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This content is taken from the University of Groningen, University of Cambridge & University Medical Center Groningen (UMCG)'s online course, Young People and Their Mental Health. Join the course to learn more.

Skip to 0 minutes and 9 seconds ANNE-LAURA VAN HARMELEN: An estimated half of youth growing up experiences adversity. With adversity, you can think about a car crash, a family member being ill, but also about experiences of bullying or victimisation. Young people that have experienced adversity sometimes develop problems with their mental health, like a depression. Other young people might not develop mental health problems, but they might develop problems with their behaviour. For instance, they get into arguments with their friends more easily, or maybe they don’t do their best at school anymore. Some young people develop these behavioural problems without experiencing a bad event. Others might experience less problems.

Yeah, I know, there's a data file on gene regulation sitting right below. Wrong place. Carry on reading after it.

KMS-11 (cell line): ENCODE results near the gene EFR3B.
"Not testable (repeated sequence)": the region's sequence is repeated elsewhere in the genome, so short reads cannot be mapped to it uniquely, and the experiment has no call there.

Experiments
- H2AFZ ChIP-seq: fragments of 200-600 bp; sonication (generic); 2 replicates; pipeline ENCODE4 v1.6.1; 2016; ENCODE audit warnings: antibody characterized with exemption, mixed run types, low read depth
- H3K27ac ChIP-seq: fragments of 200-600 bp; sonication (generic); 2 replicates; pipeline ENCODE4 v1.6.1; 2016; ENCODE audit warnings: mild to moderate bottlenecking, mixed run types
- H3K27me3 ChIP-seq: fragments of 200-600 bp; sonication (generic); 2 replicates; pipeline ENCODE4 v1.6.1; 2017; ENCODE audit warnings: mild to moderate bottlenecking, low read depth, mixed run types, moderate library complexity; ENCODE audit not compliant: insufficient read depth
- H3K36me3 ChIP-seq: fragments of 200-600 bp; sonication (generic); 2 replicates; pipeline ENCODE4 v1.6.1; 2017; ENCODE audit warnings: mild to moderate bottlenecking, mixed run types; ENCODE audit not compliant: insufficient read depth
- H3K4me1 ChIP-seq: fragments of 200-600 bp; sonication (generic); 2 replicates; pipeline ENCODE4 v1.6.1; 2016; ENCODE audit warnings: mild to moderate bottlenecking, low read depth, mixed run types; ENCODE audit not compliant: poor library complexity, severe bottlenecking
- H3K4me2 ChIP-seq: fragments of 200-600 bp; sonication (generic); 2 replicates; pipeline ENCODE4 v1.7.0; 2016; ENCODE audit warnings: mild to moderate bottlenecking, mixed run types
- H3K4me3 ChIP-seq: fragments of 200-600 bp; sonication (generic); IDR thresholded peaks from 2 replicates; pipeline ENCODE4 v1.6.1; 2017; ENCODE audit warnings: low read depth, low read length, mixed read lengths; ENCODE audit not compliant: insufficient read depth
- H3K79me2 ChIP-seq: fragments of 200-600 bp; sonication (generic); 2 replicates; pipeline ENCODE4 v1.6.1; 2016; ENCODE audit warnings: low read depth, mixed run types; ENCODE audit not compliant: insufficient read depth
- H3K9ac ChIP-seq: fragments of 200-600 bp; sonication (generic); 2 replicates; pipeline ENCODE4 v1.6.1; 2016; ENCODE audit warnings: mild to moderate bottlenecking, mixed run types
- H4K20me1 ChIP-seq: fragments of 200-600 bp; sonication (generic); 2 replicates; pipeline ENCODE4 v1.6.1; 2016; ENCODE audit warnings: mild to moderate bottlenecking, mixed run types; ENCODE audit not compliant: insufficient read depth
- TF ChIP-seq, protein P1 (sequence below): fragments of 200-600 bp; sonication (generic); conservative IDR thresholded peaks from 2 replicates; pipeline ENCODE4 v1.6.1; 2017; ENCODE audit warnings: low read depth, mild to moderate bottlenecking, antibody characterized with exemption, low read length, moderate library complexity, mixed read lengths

Skip to 0 minutes and 50 seconds And there are even young people that are so resilient that they don’t develop these problems at all, even after having experienced a really severe negative event. Resilience is something that you can learn. It’s not something that you already have. So if you were a bit less resilient in the past, you can become more resilient in the future. In this module, we’ll explain to you what resiliency is and how you can become more resilient.

More on resilience

Many young people will experience multiple stressful events. As a result of those, some develop psychological problems and some don’t. In this video Anne-Laura van Harmelen explains that this is because of resilience.

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Young People and Their Mental Health

University of Groningen

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